Morphological mimicry

Many accounts of mimicry in insects have concentrated on the morphological similarities, particularly the evolution of warning colors by palatable mimetic organisms to resemble their unpalatable or protected models with aposematic coloration. There are many well-studied examples, particularly in butterflies, which display their warning coloration on their large, conspicuous wings. The well-documented geographical correlations in color pattern between model and mimic species described by Bates and well illustrated by Moulton [15] have since been explored from a genetic perspective [16-20], and the potential for birds to act as selective agents of prey coloration and pattern, as suggested by Carpenter [21], has been verified experimentally for captive birds [4,22] and wild birds [23]. Many moths that have black and yellow banding on their body appear to be Batesian mimics of wasps [24].

Similarly, some beetles display black and yellow banding on the elytra [3]. Morphological mimicry in insects occurs widely throughout the tropics, but there are good examples occurring in temperate areas as well. Dipterans, including some asilids, conopids, tachinids, bombyliids, and most notably syrphids (hoverflies), mimic solitary and social wasps, honeybees, and bumblebees. The morphological similarities, particularly in color and markings, have been well-documented [25-28], and the abundance, distribution, and phenology of model and mimic species have also been intensively studied [29-31].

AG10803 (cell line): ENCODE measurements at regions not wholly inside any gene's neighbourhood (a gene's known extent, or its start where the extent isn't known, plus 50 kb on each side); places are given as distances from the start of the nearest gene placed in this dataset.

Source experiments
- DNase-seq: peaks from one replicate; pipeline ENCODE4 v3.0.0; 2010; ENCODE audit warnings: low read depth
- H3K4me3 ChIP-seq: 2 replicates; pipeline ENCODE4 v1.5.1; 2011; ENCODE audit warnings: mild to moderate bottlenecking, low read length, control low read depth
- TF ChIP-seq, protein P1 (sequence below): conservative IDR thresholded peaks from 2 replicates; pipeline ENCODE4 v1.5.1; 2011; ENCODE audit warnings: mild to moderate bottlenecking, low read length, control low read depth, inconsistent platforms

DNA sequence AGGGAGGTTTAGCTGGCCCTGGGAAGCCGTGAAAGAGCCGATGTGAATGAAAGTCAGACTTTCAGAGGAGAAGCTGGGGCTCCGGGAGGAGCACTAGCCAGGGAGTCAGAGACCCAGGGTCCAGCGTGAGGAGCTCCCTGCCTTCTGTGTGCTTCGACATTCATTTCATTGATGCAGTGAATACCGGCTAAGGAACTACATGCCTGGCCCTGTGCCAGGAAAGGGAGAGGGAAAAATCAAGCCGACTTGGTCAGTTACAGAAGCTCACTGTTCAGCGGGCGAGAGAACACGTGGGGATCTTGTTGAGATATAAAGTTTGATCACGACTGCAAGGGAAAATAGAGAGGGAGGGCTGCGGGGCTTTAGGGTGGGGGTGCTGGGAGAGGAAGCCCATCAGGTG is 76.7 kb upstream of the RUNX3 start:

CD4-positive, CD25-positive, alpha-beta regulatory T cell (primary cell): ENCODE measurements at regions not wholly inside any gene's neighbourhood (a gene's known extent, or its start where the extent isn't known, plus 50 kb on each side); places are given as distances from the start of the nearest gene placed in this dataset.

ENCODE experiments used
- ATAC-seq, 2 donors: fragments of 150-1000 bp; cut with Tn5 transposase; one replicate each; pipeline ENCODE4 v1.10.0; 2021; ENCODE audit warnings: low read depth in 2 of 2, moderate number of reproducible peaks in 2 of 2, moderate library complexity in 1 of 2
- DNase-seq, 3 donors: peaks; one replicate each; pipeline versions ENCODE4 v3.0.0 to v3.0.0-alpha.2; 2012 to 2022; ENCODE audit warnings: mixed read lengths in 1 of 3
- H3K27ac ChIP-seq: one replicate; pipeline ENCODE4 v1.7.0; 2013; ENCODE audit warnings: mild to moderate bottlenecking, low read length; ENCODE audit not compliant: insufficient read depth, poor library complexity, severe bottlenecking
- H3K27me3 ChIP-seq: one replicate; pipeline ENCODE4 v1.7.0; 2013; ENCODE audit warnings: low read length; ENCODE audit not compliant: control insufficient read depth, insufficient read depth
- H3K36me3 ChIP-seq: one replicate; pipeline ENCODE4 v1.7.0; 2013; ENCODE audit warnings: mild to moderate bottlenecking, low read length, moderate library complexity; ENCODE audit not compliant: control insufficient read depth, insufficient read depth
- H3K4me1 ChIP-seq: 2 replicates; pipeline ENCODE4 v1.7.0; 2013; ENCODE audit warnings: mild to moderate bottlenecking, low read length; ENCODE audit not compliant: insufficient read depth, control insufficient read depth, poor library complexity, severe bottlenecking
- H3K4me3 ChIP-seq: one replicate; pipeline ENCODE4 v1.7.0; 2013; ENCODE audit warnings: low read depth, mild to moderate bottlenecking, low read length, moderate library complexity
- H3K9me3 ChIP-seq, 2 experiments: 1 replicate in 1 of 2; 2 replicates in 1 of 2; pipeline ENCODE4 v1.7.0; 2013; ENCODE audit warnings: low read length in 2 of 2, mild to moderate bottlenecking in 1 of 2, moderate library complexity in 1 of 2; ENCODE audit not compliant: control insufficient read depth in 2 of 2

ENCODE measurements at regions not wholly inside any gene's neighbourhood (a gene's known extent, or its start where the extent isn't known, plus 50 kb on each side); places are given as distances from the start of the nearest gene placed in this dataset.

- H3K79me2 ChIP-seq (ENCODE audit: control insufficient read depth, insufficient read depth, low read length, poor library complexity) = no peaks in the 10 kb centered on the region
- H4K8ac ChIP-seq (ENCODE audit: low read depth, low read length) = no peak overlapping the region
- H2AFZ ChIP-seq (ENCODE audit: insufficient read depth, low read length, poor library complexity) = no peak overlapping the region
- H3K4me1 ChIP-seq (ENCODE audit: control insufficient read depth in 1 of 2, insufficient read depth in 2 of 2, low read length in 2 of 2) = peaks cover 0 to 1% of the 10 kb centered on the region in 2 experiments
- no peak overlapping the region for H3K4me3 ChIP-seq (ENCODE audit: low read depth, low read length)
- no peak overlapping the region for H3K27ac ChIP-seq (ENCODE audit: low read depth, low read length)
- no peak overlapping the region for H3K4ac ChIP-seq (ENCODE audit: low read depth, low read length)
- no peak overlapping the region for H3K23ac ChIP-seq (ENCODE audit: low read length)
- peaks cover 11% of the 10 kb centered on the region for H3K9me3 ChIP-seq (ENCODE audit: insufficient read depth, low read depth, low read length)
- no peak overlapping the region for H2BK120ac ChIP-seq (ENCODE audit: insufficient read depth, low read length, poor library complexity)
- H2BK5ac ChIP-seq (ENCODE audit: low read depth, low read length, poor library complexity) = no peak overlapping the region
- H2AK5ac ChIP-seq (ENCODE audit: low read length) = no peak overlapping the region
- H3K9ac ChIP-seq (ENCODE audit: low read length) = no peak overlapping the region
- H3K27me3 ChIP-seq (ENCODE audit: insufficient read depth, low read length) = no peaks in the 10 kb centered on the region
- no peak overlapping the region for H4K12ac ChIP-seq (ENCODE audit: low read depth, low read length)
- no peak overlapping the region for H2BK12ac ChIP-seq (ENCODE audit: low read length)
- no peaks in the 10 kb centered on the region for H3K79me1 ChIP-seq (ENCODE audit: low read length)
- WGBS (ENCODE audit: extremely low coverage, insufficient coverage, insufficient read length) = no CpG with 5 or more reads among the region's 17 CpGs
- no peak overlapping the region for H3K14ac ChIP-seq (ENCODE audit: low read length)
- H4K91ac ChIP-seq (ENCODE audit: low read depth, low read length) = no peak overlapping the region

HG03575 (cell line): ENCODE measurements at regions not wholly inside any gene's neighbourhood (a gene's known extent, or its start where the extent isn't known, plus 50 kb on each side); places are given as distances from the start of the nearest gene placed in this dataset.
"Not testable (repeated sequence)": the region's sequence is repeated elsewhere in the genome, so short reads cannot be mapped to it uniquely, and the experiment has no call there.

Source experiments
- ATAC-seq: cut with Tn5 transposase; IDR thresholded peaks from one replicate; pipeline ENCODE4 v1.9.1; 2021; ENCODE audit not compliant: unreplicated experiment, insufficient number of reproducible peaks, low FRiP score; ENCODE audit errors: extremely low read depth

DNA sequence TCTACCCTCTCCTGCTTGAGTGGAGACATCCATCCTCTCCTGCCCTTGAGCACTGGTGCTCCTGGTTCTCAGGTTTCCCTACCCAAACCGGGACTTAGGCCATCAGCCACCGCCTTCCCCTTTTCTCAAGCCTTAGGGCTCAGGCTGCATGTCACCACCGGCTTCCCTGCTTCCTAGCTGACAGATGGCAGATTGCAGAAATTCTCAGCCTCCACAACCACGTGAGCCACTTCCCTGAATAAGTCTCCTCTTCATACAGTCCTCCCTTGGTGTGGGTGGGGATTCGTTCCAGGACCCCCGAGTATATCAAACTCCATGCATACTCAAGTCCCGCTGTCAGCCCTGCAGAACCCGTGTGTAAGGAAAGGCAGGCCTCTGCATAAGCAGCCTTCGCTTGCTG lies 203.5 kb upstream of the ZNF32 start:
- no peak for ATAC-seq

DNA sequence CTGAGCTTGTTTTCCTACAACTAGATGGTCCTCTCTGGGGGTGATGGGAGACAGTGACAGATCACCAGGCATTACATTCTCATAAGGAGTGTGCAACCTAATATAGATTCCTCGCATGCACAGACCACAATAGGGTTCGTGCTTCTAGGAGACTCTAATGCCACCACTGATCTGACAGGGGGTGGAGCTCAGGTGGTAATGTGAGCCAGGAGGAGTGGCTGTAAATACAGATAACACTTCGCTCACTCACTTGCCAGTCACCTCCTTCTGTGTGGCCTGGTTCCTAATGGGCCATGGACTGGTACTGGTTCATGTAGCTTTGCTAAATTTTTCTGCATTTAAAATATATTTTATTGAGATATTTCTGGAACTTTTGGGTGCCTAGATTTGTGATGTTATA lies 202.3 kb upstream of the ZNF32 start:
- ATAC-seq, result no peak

10.3 behavioral mimicry

It has been widely acknowledged that behavior plays a major role in mimicry. Members of mimicry complexes dominated by unpalatable neotropical butterflies have been found to roost at similar heights in the canopy to their comimics [32] and to utilize host plants at similar heights [33]. It is also generally accepted that prey that are unprofitable because they are poisonous or unpalatable often exhibit slow and predictable movement; there is no selection pressure on them to adopt rapid movement to escape predators. Rather, conversely, there is selection pressure on such prey to advertise their defenses [34]. Bates [1] was probably the first person to observe that unpalatable or noxious butterflies flew slowly and deliberately, so that their warning coloration was easily visible, whereas palatable ones flew faster and more erratically. Aposematic beetles also adopt slow, sluggish behavior whereas palatable ones run quickly to avoid predatory birds [35].